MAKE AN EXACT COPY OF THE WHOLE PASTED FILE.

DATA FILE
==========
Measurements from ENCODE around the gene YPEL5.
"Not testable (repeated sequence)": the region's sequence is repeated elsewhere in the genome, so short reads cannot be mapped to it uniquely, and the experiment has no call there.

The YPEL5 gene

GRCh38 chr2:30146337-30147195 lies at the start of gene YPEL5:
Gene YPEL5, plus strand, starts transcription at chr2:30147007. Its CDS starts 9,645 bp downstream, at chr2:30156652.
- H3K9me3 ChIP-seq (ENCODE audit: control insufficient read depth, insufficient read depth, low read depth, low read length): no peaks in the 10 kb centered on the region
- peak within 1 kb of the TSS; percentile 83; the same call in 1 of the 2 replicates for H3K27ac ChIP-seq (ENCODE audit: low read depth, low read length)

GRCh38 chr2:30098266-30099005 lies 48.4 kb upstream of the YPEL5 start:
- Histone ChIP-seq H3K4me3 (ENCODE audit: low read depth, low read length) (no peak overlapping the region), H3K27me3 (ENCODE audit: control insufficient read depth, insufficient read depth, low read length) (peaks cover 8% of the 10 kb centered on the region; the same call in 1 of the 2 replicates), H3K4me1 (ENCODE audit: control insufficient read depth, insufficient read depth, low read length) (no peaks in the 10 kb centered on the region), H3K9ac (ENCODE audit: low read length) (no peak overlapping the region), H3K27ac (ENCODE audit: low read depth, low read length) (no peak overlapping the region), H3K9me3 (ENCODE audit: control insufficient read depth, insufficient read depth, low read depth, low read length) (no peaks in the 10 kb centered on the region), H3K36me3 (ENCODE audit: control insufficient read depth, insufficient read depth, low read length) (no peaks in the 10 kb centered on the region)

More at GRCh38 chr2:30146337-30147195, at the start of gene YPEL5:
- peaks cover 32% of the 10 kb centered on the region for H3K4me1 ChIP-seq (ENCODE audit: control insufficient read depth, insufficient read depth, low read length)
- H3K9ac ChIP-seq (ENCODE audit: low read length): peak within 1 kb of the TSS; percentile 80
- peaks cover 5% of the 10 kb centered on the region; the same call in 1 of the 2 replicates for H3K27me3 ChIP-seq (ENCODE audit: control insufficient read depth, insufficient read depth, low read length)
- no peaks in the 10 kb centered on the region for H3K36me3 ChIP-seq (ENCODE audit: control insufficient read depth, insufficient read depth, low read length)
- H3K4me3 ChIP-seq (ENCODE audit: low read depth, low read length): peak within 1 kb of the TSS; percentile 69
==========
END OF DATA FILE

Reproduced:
Measurements from ENCODE around the gene YPEL5.
"Not testable (repeated sequence)": the region's sequence is repeated elsewhere in the genome, so short reads cannot be mapped to it uniquely, and the experiment has no call there.

The YPEL5 gene

GRCh38 chr2:30146337-30147195 lies at the start of gene YPEL5:
Gene YPEL5, plus strand, starts transcription at chr2:30147007. Its CDS starts 9,645 bp downstream, at chr2:30156652.
- H3K9me3 ChIP-seq (ENCODE audit: control insufficient read depth, insufficient read depth, low read depth, low read length): no peaks in the 10 kb centered on the region
- peak within 1 kb of the TSS; percentile 83; the same call in 1 of the 2 replicates for H3K27ac ChIP-seq (ENCODE audit: low read depth, low read length)

GRCh38 chr2:30098266-30099005 lies 48.4 kb upstream of the YPEL5 start:
- Histone ChIP-seq H3K4me3 (ENCODE audit: low read depth, low read length) (no peak overlapping the region), H3K27me3 (ENCODE audit: control insufficient read depth, insufficient read depth, low read length) (peaks cover 8% of the 10 kb centered on the region; the same call in 1 of the 2 replicates), H3K4me1 (ENCODE audit: control insufficient read depth, insufficient read depth, low read length) (no peaks in the 10 kb centered on the region), H3K9ac (ENCODE audit: low read length) (no peak overlapping the region), H3K27ac (ENCODE audit: low read depth, low read length) (no peak overlapping the region), H3K9me3 (ENCODE audit: control insufficient read depth, insufficient read depth, low read depth, low read length) (no peaks in the 10 kb centered on the region), H3K36me3 (ENCODE audit: control insufficient read depth, insufficient read depth, low read length) (no peaks in the 10 kb centered on the region)

More at GRCh38 chr2:30146337-30147195, at the start of gene YPEL5:
- peaks cover 32% of the 10 kb centered on the region for H3K4me1 ChIP-seq (ENCODE audit: control insufficient read depth, insufficient read depth, low read length)
- H3K9ac ChIP-seq (ENCODE audit: low read length): peak within 1 kb of the TSS; percentile 80
- peaks cover 5% of the 10 kb centered on the region; the same call in 1 of the 2 replicates for H3K27me3 ChIP-seq (ENCODE audit: control insufficient read depth, insufficient read depth, low read length)
- no peaks in the 10 kb centered on the region for H3K36me3 ChIP-seq (ENCODE audit: control insufficient read depth, insufficient read depth, low read length)
- H3K4me3 ChIP-seq (ENCODE audit: low read depth, low read length): peak within 1 kb of the TSS; percentile 69